The Blog Traffic Exchange website released a WordPress plugin back on March 15th called Related Websites. The plugin taps into membership sites, that is those who have signed up to the Related Websites service who have been approved and uses a specially crafted algorithm to display links from those member sites to articles deemed to be related. It didn’t take long for me to think of BlogRush when reading the description of how this plugin/service works. However, unlike BlogRush, their are no credits and it seems like everyone has an equal shot at having their links displayed as long as you play by the rules.
BlogTrafficExchange explains how the plugin works here:
Links are randomly rotated both locally per page load and globally every 24 hours. A proprietary traffic balancing algorithm rewards blogs that send diverse traffic into the exchange more frequent placement. Relevancy is never compromised.
While a lot of people are raving about how well the plugin is working for them so far, I hate the fact that I have no control over who shows up in my related content box. I love the idea on how Related Websites work, I said the same thing when BlogRush was launched, but instead of showing websites from across your internal database of URLs, I’d rather be the one adding specific URL’s to my own internal database. Then, through a contextual algorithm, it determines from those URL’s to show related content. I believe this would make the related websites 10 times more relevant than what BlogTrafficExchange or any other traffic exchange system does. You know, algorithms can’t solve every problem and this is one of them. I as a human being know which specific sites are most related/relevant to the content I publish, I only need the algorithm to scan the content of those sites.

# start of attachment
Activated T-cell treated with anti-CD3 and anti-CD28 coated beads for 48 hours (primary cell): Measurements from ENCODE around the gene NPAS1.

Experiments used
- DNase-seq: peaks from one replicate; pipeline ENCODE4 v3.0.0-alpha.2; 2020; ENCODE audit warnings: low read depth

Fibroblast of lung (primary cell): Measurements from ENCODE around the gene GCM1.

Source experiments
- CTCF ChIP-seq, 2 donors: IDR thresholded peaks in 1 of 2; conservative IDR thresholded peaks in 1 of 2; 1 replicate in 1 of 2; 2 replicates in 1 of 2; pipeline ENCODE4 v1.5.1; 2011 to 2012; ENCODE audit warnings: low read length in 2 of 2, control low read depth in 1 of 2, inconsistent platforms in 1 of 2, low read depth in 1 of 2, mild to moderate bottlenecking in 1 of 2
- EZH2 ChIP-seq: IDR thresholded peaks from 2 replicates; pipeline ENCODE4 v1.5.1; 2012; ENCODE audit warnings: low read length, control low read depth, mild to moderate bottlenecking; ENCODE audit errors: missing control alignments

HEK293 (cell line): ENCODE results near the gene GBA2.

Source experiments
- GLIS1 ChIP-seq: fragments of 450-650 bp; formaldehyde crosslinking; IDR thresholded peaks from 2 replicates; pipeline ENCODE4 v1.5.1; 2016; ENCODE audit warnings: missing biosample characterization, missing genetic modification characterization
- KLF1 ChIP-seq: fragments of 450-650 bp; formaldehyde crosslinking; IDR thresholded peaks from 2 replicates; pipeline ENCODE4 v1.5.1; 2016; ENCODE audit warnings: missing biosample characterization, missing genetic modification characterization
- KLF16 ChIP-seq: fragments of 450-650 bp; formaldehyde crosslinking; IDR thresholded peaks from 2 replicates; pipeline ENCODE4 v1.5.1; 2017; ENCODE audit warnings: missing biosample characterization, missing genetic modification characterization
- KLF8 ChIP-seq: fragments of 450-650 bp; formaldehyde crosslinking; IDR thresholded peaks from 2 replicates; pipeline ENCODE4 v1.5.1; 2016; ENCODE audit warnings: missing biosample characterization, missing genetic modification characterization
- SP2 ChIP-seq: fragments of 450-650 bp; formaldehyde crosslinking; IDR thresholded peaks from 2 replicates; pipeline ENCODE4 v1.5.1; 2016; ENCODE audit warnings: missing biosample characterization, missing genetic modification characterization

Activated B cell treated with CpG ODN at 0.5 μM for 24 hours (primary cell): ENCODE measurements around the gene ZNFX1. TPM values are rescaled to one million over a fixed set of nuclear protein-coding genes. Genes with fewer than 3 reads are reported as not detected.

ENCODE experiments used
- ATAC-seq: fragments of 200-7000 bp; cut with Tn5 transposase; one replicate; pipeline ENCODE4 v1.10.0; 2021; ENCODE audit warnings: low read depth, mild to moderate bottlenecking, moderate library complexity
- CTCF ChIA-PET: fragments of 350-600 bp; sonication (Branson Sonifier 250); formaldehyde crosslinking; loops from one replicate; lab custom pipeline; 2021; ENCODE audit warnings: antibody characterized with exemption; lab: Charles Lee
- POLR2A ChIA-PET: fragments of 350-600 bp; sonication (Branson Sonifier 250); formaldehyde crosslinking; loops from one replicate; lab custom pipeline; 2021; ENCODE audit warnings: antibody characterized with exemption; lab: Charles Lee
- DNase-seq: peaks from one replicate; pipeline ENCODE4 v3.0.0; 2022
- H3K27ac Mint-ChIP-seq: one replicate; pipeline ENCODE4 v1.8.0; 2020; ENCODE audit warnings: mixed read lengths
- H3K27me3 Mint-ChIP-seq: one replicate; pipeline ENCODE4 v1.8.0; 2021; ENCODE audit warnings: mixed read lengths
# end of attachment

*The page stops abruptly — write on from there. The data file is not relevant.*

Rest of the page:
I’ve come to the conclusion that Sphere, or any other related content network which displays ‘relevant‘ content from across a wide spectrum of sites is useless. But, if you’re looking to really open the flood gates in terms of coverage or visibility, only then do I see these types of systems being valuable to a blogger. While you could make the argument that being part of a related content network which is used by big name sites such as CNN provides the opportunity for a link from your blog to show up on their site, don’t kid yourself. It’s happened to a few people but it’s not an everyday occurrence. Just about anytime I’ve read the CNN tech section and reviewed the related content section, a little blog called TechCrunch always seems to be featured their.
If a traffic exchange network works for you, great. It’s just my opinion that you represent the minority.